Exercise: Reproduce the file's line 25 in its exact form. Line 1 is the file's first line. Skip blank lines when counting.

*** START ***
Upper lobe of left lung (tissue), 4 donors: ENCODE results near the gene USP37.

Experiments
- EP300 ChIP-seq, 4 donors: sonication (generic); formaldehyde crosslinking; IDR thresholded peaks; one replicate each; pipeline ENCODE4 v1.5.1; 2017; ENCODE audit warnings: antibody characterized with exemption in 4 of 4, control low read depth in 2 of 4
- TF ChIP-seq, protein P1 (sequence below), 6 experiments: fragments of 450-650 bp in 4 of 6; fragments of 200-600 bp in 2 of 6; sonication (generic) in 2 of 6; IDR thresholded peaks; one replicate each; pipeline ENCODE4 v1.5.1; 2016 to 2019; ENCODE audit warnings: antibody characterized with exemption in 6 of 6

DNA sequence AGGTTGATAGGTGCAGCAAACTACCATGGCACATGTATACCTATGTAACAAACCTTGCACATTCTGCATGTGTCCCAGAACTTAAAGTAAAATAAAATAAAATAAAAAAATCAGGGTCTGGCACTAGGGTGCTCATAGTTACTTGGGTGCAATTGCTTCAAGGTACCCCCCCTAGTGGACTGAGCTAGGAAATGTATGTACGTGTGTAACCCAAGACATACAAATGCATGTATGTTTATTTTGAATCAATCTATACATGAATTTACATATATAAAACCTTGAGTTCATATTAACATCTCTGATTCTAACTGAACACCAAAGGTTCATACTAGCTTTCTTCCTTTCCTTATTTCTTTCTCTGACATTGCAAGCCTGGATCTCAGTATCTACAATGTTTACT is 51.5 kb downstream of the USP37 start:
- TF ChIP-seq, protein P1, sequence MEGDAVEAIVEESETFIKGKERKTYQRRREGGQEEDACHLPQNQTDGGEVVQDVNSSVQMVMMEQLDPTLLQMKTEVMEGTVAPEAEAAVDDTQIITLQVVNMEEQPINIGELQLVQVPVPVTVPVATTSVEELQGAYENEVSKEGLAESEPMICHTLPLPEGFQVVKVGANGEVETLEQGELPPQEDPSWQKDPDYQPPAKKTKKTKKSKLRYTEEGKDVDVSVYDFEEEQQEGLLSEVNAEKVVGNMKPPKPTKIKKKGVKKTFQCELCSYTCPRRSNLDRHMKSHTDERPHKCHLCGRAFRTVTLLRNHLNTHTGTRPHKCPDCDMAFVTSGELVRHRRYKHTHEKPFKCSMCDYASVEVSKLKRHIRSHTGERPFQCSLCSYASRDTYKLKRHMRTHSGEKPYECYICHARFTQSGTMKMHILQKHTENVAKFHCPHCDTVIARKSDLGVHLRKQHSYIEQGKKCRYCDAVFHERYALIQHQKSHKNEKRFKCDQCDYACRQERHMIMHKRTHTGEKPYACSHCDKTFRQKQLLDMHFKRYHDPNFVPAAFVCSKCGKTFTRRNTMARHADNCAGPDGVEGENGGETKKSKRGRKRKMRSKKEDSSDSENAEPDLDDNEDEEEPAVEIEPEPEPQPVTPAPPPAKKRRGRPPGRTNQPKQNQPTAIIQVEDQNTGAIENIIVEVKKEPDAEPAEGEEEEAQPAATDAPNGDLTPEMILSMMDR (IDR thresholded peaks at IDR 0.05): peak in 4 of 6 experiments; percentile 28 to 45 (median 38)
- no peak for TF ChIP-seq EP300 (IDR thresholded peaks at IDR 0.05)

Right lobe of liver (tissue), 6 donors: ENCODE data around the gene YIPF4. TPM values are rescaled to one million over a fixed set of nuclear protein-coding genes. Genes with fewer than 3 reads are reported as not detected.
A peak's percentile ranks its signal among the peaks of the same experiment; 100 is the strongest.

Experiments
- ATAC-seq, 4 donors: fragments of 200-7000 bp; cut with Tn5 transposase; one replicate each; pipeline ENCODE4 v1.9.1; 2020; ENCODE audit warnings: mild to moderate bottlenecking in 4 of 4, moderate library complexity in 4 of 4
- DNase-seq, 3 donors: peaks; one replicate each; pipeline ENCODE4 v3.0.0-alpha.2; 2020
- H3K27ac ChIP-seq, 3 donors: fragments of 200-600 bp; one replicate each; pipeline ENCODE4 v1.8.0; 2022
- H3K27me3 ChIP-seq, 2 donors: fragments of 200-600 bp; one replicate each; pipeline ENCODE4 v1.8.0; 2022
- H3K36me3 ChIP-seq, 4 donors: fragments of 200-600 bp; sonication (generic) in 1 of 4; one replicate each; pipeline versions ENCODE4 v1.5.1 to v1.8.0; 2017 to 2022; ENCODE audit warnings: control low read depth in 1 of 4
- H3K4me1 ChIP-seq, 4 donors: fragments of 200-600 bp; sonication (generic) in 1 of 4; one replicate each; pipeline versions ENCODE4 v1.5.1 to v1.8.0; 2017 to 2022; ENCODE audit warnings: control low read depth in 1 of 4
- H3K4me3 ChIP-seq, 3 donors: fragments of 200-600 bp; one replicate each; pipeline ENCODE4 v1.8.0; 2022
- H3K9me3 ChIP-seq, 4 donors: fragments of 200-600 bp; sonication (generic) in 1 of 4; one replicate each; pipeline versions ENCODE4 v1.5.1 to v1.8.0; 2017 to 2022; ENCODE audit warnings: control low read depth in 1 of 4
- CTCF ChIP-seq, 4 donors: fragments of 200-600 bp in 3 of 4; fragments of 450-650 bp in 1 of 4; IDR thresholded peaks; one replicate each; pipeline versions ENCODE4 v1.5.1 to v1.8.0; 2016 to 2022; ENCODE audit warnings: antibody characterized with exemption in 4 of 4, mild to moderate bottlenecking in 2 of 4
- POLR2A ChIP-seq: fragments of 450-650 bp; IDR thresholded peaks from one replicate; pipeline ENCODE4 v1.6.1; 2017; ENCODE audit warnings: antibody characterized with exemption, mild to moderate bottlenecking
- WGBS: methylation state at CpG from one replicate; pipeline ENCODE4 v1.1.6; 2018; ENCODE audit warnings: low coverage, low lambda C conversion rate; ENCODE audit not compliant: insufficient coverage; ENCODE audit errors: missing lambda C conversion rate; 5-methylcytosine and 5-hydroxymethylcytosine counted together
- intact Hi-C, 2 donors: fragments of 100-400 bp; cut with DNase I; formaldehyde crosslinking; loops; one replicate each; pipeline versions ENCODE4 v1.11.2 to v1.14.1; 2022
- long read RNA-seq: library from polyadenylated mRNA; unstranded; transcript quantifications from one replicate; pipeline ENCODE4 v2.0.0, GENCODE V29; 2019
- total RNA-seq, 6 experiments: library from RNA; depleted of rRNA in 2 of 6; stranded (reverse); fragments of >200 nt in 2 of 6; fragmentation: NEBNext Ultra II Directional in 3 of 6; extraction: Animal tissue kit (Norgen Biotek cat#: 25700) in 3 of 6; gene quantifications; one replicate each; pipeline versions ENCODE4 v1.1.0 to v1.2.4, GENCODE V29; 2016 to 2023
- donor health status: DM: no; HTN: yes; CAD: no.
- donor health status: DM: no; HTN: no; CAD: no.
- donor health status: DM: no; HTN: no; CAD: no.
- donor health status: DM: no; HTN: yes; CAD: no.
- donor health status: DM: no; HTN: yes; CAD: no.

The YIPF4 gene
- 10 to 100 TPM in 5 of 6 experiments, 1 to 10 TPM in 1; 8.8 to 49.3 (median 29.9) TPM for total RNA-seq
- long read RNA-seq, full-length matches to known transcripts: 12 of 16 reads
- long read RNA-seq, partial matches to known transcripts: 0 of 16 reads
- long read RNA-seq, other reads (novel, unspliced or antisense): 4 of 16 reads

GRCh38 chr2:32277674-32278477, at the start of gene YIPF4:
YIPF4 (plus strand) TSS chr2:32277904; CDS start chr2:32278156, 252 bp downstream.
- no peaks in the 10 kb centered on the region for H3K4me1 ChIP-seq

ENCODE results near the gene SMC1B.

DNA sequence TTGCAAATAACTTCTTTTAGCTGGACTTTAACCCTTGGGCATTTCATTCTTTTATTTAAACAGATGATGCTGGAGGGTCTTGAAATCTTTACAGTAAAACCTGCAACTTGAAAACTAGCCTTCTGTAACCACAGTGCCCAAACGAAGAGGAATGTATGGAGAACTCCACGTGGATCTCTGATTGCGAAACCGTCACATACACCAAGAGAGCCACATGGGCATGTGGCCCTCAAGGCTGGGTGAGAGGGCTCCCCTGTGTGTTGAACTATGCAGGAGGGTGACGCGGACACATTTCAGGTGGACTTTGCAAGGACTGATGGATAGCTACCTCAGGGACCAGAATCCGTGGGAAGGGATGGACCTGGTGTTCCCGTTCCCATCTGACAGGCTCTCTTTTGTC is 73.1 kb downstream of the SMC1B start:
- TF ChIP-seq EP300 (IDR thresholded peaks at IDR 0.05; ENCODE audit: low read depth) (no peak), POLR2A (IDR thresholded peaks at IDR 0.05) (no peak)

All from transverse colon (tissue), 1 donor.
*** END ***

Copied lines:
- donor health status: DM: no; HTN: yes; CAD: no.